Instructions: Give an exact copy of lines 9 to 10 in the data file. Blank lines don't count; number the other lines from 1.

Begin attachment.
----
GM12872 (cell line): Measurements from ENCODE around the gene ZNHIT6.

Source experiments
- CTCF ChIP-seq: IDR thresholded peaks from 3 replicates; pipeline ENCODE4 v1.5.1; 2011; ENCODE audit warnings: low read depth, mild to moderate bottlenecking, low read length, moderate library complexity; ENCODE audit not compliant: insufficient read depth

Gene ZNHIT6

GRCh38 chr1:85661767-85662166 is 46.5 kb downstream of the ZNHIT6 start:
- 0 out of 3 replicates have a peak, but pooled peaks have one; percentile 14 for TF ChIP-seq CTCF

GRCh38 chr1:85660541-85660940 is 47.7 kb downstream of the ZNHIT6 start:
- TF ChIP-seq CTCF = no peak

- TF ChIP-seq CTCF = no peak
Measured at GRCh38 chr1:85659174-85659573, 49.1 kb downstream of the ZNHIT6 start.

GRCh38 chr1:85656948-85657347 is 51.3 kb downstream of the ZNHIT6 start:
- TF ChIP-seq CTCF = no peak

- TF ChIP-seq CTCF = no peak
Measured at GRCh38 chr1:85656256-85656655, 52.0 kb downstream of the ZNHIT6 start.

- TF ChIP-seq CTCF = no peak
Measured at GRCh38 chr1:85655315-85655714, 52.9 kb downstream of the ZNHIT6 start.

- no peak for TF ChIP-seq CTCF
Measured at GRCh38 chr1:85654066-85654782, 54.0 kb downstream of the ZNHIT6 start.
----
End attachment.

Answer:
- TF ChIP-seq CTCF = no peak
Measured at GRCh38 chr1:85659174-85659573, 49.1 kb downstream of the ZNHIT6 start.